Deferred compensation expensing treatment reversed


The IRS recently issued a general legal advice memorandum (GLAM 2022-001) addressing the treatment of deferred compensation expense for purposes of computing a taxpayer’s foreign-derived intangible income (FDII) deduction.

The GLAM provides that for purposes of allocating and apportioning deferred compensation expense under Section 861, expenses that relate to services provided in pre-FDII years—but are deductible in post-Section 250 enactment years—should be allocated to FDII.

Previously, in GLAM 2009-001 the Associate Chief Counsel International (ACCI) concluded, under similar facts, that costs that existed prior to an effective date of certain statutory groupings did not have to be allocated and apportioned to such statutory groupings that exist in the taxable year the deductions are taken into account. The 2009 GLAM dealt with the allocation and apportionment of deferred compensation expense for purposes of computing a taxpayer’s qualified production activity income and the Section 199 deduction. In the 2022 GLAM, the IRS indicated it had reconsidered the prior conclusion in the 2009 GLAM, and determined that GLAM 2009-001 no longer represents the position of the ACCI and is obsolete.

The 2022 GLAM applied general federal income tax principles when arguing that taxpayers must take into account the law in effect for the taxable year the deduction is allowed, irrespective of the fact that the deduction factually relates to gross income that accrued prior the effective date of the classification of gross income in question. According to the IRS, in order to accurately measure the income eligible for a FDII deduction, a taxpayer must use consistent standards for characterizing income and expenses related to that income which is recognized in a taxable year.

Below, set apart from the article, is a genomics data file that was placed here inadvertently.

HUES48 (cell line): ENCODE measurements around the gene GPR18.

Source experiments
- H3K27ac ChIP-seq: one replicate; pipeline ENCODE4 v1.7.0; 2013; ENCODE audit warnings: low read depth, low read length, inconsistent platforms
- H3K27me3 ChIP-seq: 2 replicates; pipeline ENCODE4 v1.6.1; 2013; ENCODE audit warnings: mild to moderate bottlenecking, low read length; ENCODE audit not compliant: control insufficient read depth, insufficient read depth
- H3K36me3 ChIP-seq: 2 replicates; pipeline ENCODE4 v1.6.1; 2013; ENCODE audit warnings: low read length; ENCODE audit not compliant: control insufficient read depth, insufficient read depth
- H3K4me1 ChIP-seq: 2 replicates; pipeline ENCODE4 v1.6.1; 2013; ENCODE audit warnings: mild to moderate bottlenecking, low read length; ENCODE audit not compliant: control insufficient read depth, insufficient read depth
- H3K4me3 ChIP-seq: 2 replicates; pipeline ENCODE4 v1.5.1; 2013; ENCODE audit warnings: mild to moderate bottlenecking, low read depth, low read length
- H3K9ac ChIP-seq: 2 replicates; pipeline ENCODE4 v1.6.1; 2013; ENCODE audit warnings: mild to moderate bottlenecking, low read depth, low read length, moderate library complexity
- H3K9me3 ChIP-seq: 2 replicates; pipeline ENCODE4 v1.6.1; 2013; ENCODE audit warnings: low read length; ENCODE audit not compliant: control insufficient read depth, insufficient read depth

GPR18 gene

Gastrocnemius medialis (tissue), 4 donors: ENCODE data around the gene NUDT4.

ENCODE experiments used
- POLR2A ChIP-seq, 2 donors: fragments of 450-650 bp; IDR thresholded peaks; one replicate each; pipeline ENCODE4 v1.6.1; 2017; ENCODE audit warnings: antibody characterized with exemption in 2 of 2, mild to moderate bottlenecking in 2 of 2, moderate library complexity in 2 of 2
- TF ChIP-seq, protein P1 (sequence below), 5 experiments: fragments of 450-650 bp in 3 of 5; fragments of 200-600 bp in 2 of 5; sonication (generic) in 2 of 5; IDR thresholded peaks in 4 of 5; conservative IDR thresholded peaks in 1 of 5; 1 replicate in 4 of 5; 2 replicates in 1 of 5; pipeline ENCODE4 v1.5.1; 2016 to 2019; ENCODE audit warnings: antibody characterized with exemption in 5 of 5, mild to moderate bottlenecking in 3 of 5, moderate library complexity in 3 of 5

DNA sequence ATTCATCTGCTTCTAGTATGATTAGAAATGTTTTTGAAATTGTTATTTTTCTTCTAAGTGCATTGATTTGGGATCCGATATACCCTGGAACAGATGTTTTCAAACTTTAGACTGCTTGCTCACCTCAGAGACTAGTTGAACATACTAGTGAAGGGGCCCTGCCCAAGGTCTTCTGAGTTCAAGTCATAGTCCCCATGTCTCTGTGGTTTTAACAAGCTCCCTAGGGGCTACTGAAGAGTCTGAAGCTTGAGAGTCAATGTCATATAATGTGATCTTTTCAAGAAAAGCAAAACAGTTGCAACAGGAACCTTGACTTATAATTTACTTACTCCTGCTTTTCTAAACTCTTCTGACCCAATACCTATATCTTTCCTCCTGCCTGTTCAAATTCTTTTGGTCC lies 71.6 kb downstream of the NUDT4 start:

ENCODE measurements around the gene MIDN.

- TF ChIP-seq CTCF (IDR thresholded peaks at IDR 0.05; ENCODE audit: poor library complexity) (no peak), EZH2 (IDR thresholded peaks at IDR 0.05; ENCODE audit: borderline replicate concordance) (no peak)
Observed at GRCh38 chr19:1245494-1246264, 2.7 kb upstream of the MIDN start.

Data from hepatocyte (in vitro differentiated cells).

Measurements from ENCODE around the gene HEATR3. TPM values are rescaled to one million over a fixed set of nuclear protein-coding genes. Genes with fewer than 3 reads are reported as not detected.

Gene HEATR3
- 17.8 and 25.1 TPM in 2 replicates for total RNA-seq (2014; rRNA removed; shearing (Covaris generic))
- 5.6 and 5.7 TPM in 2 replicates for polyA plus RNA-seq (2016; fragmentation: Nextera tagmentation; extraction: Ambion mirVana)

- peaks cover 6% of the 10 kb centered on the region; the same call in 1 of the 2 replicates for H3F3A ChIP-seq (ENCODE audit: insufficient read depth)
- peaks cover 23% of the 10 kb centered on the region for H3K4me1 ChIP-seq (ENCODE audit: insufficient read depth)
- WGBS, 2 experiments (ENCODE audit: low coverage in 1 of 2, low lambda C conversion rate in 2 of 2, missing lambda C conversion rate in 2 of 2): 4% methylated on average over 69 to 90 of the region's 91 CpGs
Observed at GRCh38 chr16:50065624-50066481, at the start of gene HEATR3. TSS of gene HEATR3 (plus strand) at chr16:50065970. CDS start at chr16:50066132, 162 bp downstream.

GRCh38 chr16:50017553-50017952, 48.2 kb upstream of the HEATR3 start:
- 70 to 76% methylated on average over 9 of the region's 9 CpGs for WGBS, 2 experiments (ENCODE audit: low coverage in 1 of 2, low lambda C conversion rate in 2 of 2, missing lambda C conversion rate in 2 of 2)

Cory Perry

Washington DC, Washington DC

  • Manufacturing
  • Technology and telecommunications
  • Private equity
Service Experience
  • Tax
Tax professional standards statement

This content supports Grant Thornton LLP’s marketing of professional services and is not written tax advice directed at the particular facts and circumstances of any person. If you are interested in the topics presented herein, we encourage you to contact us or an independent tax professional to discuss their potential application to your particular situation. Nothing herein shall be construed as imposing a limitation on any person from disclosing the tax treatment or tax structure of any matter addressed herein. To the extent this content may be considered to contain written tax advice, any written advice contained in, forwarded with or attached to this content is not intended by Grant Thornton LLP to be used, and cannot be used, by any person for the purpose of avoiding penalties that may be imposed under the Internal Revenue Code.

The information contained herein is general in nature and is based on authorities that are subject to change. It is not, and should not be construed as, accounting, legal or tax advice provided by Grant Thornton LLP to the reader. This material may not be applicable to, or suitable for, the reader’s specific circumstances or needs and may require consideration of tax and nontax factors not described herein. Contact Grant Thornton LLP or other tax professionals prior to taking any action based upon this information. Changes in tax laws or other factors could affect, on a prospective or retroactive basis, the information contained herein; Grant Thornton LLP assumes no obligation to inform the reader of any such changes. All references to “Section,” “Sec.,” or “§” refer to the Internal Revenue Code of 1986, as amended.


More tax hot topics